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Urban Airship's Segments introduces better location-based push message targeting

Urban Airship's Segments introduces better location-based push message targeting
Following its $3.5 million acquisition of location-based service SimpleGeo, Urban Airship has announced the first location segmentation push messaging service, Urban Airship Segments.

Segments aims to build on Urban Airship's existing service, which has already served 17 billion push messages across 60,000 apps, by learning about an individual's location and context over time to create more precise targeting.

Target acquired

"We are taking a different approach to location," said CEO Scott Kveton.

"One that deviates dramatically from the scenarios we hear every day, where someone crosses an invisible line and is somehow then super receptive to whatever offer the nearest marketer wants to jam down their phone."

This is done using conditional logic to combine location information with tags encompassing in-app behaviours, preferences, and device prodiles to build audience segments.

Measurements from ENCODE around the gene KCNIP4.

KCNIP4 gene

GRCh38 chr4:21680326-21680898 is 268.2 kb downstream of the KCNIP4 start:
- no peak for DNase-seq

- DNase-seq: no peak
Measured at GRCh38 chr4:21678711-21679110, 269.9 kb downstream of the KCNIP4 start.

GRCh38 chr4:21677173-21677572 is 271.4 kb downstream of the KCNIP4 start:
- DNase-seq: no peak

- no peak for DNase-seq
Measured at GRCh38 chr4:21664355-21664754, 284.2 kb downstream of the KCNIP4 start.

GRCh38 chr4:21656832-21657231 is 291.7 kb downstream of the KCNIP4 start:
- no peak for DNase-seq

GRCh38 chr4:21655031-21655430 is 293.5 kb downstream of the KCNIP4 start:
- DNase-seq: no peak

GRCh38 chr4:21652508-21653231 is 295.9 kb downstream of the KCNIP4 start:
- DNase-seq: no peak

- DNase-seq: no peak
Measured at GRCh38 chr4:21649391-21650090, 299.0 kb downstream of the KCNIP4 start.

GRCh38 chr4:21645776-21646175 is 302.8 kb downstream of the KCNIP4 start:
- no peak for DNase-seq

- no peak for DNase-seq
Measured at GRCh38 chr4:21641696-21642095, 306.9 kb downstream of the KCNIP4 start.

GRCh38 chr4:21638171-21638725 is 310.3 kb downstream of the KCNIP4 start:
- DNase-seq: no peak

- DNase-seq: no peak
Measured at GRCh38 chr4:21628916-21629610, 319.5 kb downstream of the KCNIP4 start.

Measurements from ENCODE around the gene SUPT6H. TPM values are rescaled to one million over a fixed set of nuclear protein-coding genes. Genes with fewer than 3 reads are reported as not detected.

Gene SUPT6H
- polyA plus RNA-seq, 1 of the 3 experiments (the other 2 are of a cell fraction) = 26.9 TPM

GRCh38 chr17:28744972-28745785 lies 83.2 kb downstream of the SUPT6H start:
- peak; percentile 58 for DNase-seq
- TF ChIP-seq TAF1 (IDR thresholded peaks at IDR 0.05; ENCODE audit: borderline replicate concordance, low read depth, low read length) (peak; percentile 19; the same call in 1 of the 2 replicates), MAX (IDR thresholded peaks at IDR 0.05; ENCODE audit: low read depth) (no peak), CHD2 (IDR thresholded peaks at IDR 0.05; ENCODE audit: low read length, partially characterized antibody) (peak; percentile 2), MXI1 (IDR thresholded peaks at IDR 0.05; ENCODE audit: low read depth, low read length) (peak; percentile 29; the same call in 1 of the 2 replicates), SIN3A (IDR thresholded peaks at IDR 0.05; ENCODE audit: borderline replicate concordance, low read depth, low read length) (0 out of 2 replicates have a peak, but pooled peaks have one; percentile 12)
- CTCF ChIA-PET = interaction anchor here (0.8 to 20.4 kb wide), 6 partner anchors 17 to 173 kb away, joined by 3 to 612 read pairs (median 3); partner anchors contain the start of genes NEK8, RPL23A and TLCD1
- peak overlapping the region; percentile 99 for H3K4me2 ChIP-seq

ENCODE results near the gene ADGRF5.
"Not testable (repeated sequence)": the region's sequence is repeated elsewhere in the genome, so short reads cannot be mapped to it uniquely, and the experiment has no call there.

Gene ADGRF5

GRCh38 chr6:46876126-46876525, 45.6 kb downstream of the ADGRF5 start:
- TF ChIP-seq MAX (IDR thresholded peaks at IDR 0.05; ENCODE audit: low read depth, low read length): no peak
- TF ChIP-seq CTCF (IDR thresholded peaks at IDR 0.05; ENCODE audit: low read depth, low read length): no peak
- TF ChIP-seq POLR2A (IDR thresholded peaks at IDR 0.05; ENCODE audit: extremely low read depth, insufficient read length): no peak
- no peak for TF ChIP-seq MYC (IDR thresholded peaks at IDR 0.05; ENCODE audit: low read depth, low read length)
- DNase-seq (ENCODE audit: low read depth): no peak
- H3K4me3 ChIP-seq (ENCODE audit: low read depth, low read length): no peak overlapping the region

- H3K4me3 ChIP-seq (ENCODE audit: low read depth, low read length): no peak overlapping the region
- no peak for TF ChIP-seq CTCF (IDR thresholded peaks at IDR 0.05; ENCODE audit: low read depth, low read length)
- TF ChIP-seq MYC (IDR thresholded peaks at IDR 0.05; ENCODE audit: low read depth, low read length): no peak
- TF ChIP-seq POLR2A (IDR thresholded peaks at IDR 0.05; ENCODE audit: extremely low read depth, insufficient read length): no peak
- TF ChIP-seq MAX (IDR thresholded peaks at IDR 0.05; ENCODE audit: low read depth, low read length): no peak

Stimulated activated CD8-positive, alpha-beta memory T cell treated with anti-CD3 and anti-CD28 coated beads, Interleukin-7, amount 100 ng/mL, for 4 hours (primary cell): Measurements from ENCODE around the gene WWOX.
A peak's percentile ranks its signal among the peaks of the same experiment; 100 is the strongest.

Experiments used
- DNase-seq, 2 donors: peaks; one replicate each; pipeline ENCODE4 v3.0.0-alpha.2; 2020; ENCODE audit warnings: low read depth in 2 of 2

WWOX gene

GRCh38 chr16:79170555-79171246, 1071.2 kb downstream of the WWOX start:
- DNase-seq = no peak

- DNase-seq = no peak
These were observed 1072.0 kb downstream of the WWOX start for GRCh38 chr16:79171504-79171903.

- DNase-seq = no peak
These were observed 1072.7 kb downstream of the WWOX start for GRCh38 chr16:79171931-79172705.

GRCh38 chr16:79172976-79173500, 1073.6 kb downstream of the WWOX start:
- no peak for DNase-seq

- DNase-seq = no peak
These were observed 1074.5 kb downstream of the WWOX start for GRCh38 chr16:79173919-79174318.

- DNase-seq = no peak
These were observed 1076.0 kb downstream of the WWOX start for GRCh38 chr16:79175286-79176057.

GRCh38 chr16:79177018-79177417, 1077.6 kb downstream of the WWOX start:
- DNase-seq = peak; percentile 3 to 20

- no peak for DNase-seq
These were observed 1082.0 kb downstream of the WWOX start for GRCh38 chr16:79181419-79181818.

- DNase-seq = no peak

For example, a company could offer a Guide to NYC Nightlife to users tagged 'hometown:seattle' and 'device:ipad' who are currently located in Lower Manhattan.

All hands on deck

Urban Airship is also announcing a strategic partnership with location-based developer Meridian to provide indoor location targeted mobile messaging.

This will enable developers to identify audiences with certain behaviours and preferences down to a neighbourhood-level.

This would allow venues or retailers to target attendees and customers to direct them to special offers or points of interest.

iOS and Android device libraries are available now, allowing developers to add location detection and gather the events necessary to enable location segmentation in preparation for the launch of the API and web tools expected in May or June.

[source: Urban Airship]

Fresh out of the packaging, Tom joins Pocket Gamer with a chip on his shoulder and a degree in Journalism. Naively, Tom believes there's a star-studded career in video games and has penned words across the internet in between praying to the almighty Nintendo gods.

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